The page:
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United States Department of Agriculture

Agricultural Research Service

Research Project: A SYSTEMS BIOLOGY APPROACH TO UNDERSTANDING THE SALMONELLA-HOST INTERACTOME IN POULTRY AND SWINE

Location: Food and Feed Safety Research

Title: Bacterial toll-like receptor agonists induce sequential NF-kB-mediated leukotriene B4 and prostaglandin E2 production in chicken heterophils

Authors
item Kogut, Michael
item He, Louis
item Genovese, Kenneth

Submitted to: Veterinary Immunology and Immunopathology
Publication Type: Peer Reviewed Journal
Publication Acceptance Date: November 3, 2011
Publication Date: November 11, 2011
Repository URL: http://handle.nal.usda.gov/10113/58134
Citation: Kogut, M.H., He, L.H., Genovese, K.J. 2011. Bacterial toll-like receptor agonists induce sequential NF-kB-mediated leukotriene B4 and prostaglandin E2 production in chicken heterophils. Veterinary Immunology and Immunopathology. 145:159-170.

Interpretive Summary: During the first week of life after hatching, the baby chick must fight off bacterial infections such as Salmonella. We have shown that the baby chicks "see" the bacteria by using structures on their immune cells. The purpose of these experiments was to see what kind of chemicals are produced by the immune cells when they see bacteria. We found that the immune cells produce two different chemicals that control a host response and kill the bacteria before they can hurt the chick. The results of this study are important to the pharmaceutical industry in the United States because we now know which chemicals are produced (or not) by the baby chick’s cells of the immune system when they see Salmonella. Thus, we can now determine if there are ways for us to get the baby chick to make these chemicals which will help the chick fight Salmonella infections.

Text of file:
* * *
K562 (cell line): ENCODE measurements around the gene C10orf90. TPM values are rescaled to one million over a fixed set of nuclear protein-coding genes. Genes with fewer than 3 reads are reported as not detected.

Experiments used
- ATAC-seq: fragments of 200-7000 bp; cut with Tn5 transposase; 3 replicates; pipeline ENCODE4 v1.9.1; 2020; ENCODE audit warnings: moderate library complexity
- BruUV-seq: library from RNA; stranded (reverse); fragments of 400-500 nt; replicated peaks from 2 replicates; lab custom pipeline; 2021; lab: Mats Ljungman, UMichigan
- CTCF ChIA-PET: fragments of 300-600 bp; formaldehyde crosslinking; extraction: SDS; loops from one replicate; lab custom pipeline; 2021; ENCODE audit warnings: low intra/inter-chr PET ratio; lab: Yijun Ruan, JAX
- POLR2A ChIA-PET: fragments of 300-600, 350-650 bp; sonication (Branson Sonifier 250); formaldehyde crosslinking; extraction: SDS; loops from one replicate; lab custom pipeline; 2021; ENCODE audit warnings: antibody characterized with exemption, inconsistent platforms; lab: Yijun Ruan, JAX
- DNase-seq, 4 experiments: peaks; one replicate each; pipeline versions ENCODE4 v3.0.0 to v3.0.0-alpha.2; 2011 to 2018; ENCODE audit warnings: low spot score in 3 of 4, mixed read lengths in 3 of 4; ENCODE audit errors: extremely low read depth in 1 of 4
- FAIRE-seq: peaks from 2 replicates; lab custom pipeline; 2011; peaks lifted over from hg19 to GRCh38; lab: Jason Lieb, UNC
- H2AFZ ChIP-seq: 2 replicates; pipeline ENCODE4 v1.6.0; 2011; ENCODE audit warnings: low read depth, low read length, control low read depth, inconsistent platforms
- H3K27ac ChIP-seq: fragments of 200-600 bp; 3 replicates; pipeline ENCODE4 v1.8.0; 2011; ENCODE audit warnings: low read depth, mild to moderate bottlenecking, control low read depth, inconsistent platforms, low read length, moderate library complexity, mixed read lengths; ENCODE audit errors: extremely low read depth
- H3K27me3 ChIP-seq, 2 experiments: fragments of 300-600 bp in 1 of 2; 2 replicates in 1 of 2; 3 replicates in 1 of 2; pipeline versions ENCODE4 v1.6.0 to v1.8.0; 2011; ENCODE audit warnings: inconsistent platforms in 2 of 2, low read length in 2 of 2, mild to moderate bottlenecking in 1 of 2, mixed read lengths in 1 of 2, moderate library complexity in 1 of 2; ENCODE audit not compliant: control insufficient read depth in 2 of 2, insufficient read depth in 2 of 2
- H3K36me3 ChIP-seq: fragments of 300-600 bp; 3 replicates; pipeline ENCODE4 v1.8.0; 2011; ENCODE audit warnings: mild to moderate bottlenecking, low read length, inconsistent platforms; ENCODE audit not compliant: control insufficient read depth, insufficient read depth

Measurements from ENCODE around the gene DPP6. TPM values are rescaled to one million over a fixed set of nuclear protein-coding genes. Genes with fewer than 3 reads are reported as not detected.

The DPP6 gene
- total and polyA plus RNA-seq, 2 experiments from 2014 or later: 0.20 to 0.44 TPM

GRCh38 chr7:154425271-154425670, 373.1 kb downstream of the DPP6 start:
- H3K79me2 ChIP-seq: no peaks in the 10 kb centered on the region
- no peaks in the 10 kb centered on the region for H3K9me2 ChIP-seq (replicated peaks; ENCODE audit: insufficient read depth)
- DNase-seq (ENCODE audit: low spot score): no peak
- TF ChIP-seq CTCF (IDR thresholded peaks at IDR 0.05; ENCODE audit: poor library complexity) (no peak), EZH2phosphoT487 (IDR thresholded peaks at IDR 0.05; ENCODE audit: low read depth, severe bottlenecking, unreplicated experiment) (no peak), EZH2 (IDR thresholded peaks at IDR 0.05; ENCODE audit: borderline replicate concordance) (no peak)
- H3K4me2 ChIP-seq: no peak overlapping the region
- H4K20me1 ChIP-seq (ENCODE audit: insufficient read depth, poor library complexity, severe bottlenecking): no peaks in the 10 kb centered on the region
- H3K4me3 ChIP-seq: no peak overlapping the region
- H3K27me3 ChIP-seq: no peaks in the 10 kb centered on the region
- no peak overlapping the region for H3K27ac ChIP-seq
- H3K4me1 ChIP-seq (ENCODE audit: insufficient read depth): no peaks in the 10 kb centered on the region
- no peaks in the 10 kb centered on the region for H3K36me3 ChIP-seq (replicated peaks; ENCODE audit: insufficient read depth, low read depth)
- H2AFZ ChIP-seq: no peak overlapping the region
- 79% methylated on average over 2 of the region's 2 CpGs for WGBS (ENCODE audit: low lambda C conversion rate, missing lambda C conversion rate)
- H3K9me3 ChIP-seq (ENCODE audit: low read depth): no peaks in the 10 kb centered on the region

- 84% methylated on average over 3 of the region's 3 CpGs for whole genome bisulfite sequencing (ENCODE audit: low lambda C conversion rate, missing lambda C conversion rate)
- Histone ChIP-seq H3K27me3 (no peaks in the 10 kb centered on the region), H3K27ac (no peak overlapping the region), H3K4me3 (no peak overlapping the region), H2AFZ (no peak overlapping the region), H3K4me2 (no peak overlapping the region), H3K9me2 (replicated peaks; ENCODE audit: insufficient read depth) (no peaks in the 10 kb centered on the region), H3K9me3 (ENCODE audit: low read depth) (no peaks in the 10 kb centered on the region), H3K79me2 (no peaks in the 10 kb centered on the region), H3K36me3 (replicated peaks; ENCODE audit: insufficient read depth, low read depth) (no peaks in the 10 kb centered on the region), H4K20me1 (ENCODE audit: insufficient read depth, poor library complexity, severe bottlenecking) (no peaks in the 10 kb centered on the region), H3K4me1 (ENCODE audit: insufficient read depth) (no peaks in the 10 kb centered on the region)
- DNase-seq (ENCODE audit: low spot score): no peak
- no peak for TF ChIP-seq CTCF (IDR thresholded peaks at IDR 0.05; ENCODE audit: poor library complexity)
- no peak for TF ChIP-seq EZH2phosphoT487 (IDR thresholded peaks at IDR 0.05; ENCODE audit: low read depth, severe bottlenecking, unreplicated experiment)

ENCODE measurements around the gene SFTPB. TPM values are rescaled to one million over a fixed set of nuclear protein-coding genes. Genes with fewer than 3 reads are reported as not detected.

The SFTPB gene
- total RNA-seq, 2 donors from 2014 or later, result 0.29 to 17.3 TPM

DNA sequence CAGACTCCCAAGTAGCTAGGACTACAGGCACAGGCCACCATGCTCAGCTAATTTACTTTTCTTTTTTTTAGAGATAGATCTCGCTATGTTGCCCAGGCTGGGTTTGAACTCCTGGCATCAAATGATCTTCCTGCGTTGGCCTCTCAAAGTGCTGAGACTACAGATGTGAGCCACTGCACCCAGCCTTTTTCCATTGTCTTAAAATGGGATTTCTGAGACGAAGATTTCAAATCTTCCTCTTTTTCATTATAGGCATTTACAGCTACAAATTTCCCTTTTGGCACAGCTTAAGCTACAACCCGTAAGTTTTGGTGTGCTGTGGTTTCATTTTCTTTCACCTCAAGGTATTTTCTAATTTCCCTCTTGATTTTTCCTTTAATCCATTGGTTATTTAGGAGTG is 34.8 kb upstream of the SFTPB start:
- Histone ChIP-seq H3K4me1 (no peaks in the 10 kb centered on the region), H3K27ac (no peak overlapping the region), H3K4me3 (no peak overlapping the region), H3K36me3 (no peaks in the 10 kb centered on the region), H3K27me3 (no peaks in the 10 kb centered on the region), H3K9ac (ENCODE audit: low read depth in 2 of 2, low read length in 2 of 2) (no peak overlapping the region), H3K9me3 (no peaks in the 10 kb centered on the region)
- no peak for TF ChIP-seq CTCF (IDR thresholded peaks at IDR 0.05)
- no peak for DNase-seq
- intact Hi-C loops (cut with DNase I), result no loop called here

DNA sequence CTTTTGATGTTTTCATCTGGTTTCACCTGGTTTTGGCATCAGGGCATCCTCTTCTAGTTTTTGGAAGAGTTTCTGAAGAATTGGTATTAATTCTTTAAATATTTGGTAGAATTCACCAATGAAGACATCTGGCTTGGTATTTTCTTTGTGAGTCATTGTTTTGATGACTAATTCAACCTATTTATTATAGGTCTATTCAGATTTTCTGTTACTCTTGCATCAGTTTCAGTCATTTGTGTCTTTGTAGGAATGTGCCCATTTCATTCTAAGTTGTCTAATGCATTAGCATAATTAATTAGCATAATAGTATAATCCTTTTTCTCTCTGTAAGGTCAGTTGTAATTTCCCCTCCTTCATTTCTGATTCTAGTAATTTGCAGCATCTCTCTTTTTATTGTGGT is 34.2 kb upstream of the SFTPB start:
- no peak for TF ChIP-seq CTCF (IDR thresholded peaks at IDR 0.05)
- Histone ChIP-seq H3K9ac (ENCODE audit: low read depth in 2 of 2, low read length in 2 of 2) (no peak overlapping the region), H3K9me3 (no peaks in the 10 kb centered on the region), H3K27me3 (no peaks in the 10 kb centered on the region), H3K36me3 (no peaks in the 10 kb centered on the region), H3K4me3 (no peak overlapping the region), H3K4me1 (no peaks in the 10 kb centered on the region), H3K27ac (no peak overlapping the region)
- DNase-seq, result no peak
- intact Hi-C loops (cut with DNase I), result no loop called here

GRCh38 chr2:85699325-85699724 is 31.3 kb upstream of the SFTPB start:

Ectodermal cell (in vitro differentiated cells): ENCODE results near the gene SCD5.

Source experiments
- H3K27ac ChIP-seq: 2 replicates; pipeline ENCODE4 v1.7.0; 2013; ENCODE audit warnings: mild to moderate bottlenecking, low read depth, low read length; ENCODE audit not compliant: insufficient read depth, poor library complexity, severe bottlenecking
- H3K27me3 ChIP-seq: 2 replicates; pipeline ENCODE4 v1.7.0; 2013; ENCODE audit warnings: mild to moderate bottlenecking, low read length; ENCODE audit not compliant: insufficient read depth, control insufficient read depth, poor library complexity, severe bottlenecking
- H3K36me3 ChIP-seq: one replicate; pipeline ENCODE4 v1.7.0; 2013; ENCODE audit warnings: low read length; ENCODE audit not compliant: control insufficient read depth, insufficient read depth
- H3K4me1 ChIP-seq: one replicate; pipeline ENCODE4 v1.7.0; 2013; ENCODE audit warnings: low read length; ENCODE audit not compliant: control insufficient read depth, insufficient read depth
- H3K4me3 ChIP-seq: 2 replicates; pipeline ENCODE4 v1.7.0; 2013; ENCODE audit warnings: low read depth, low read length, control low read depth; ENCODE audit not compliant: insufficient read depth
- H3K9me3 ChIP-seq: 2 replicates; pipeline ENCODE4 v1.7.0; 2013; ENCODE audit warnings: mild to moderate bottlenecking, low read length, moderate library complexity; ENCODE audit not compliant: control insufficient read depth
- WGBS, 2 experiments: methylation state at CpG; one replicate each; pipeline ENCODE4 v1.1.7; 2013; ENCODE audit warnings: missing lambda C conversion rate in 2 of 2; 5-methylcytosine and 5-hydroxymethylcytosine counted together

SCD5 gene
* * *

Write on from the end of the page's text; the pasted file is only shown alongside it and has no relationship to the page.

Technical Abstract: Studies of the response of the primary avian polymorphonuclear leukocyte, the heterophil, to microbe-associated molecular patterns (MAMPs) through toll-like receptors (TLR) have concentrated on the activation of the respiratory burst, release of intracellular granules, and the induction of cytokine and chemokine expression. Virtually no studies have been described on the role of the lipid mediators leukotrienes and prostaglandins as effectors of the avian inflammatory response. We have previously shown that flagellin (FLG), the bacterial lipoprotein mimic palmitoly-3-cysteine-serine-lysine-4 (PAM), and unmethylated CpG motifs of bacteria DNA (CpG) are all potent activators of the avian innate immune system. In the present studies, we hypothesized that FLG, PAM, and CpG are also capable of eliciting the production of these lipid mediators of inflammation by avian heterophils. Compared to non-stimulated control heterophils, all three TLR agonists were potent inducers (3-5 fold increase) of a rapid production (30 min) of leukotriene B4 (LTB4) followed by a later release (60-120 min) of prostaglandin (PGE2) by the heterophils. LTB4 and PGE2 production were derived from lipoxygenase-5 (5-LO) and cyclooxygenase-2 (COX-2) enzymatic activities, respectively, as the selective 5-LO (caffeic acid) and COX-2 (NS-398) inhibitors eliminated LTB4 and PGE2 production from the MAMP-stimulated heterophils. These results demonstrate that both the lipoxygenase and cycloxygenase pathways are operational in avian heterophils in response to bacterial MAMPs. Treatment of heterophils with either FLG, PAM, or CpG also induced a significant increase in DNA binding by NF-'B family members’ p50, c-Rel, and RelB. Additionally, the production of LTB4 and PGE2 were inhibited following treatment of heterophils with the specific pharmacologic inhibitor of NF-'B (Bay 11-7086), thus suggesting that TLR pathway activation of NF-'B controls LTB4 and PGE2 production. This is the first report of the production of lipid mediators of inflammation by avian heterophils in response to PAMPs. Since FLG, lipoproteins, and bacterial CpG DNA are abundant during bacterial infections, these data support their role in the inflammatory response mediated by avian heterophils.

Last Modified: 4/18/2014
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